Current clinical applications and future potential of diffusion tensor imaging in traumatic brain injury

Sara Strauss, Miriam Hulkower, Edwin Gulko, Richard L. Zampolin, David Gutman, Munish Chitkara, Malka Zughaft, Michael L. Lipton

Research output: Contribution to journalReview article

14 Scopus citations

Abstract

In the setting of acute central nervous system (CNS) emergencies, computed tomography (CT) and conventional magnetic resonance imaging (MRI) play an important role in the identification of life-threatening intracranial injury. However, the full extent or even presence of brain damage frequently escapes detection by conventional CT and MRI. Advanced MRI techniques such as diffusion tensor imaging (DTI) are emerging as important adjuncts in the diagnosis of microstructural white matter injury in the acute and postacute brain-injured patient. Although DTI aids in detection of brain injury pathology, which has been repeatedly associated with typical adverse clinical outcomes, the evolution of acute changes and their long-term prognostic implications are less clear and the subject of much active research. A major aim of current research is to identify imaging-based biomarkers that can identify the subset of TBI patients who are at risk for adverse outcome and can therefore most benefit from ongoing care and rehabilitation as well as future therapeutic interventions. The aim of this study is to introduce the current methods used to obtain DTI in the clinical setting, describe a set of common interpretation strategies with their associated advantages and pitfalls, as well as illustrate the clinical utility of DTI through a set of specific patient scenarios. We conclude with a discussion of future potential for the management of TBI.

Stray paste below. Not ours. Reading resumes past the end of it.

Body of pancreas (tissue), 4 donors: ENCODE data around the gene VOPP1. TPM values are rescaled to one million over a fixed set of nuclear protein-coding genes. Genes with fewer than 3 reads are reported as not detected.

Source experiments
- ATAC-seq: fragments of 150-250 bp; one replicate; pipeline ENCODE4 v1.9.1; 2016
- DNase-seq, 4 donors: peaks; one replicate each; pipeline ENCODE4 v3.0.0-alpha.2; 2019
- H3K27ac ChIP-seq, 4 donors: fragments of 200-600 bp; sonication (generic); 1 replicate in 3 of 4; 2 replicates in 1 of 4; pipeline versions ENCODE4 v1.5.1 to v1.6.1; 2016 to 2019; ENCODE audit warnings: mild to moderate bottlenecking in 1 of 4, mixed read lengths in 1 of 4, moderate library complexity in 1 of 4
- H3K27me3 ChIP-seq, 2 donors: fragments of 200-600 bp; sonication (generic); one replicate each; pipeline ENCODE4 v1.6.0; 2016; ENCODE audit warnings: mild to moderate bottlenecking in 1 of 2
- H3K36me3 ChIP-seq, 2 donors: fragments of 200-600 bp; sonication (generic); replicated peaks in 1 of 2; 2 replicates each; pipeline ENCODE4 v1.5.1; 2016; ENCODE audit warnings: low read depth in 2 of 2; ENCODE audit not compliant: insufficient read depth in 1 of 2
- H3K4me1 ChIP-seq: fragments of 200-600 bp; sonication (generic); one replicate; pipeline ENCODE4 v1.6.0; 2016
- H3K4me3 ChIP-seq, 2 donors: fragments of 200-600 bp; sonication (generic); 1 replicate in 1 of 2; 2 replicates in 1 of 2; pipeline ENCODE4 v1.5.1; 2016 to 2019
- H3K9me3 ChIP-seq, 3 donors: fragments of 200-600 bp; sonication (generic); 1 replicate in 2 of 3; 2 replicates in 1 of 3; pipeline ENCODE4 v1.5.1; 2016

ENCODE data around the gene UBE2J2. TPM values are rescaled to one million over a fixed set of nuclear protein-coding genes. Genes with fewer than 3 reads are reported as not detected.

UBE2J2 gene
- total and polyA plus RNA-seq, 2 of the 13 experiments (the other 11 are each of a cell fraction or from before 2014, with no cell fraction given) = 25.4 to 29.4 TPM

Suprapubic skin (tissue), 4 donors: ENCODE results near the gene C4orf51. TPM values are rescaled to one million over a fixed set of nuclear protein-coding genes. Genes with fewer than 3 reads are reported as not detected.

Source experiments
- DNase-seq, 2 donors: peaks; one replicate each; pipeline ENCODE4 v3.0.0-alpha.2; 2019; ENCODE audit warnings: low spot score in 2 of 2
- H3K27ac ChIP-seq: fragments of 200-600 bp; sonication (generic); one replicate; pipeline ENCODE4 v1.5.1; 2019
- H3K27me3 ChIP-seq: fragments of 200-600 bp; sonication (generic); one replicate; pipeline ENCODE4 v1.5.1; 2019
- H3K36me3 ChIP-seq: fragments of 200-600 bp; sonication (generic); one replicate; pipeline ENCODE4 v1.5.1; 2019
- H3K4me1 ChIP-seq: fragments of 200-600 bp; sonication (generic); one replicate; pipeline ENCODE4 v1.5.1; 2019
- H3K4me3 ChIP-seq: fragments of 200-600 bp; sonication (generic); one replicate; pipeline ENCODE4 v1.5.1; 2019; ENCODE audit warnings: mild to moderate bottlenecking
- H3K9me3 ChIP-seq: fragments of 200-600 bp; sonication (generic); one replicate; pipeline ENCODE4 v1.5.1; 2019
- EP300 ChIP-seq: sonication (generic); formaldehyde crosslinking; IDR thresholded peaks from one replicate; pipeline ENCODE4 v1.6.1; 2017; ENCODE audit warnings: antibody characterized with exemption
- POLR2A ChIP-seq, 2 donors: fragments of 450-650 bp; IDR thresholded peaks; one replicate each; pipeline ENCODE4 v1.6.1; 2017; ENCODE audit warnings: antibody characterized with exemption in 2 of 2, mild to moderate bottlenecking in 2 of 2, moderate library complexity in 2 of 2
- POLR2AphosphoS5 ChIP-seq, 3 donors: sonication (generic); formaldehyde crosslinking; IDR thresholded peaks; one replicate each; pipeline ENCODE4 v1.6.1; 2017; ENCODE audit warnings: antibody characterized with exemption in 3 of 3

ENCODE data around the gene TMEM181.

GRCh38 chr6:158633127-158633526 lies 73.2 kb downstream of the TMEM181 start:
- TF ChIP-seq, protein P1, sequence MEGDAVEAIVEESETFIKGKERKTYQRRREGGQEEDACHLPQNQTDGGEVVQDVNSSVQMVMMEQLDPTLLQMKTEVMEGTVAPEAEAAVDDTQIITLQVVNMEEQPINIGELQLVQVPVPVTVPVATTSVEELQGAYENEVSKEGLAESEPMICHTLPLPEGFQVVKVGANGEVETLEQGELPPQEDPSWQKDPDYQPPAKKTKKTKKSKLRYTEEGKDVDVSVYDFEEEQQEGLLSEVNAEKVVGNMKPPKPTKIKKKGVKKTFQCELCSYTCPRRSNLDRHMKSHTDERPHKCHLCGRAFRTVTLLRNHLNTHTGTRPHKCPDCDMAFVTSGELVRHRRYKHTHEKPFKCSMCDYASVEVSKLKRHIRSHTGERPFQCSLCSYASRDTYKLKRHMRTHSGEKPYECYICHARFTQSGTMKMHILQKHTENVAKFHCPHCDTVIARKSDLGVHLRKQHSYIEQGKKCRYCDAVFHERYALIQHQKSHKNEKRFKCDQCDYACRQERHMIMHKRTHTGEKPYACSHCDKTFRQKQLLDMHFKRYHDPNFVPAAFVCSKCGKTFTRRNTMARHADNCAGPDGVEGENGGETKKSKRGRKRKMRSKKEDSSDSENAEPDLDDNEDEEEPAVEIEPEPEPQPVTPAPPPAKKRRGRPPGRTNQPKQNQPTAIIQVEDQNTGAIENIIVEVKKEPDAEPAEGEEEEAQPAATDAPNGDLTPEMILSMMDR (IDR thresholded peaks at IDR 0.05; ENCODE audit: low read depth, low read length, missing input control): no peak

Original languageEnglish (US)
Pages (from-to)353-362
Number of pages10
JournalTopics in Magnetic Resonance Imaging
Volume24
Issue number6
DOIs
StatePublished - 2015

Keywords

  • Diffusion tensor imaging
  • Fractional anisotropy
  • Mild traumatic brain injury
  • Traumatic axonal injury

ASJC Scopus subject areas

  • Radiology Nuclear Medicine and imaging

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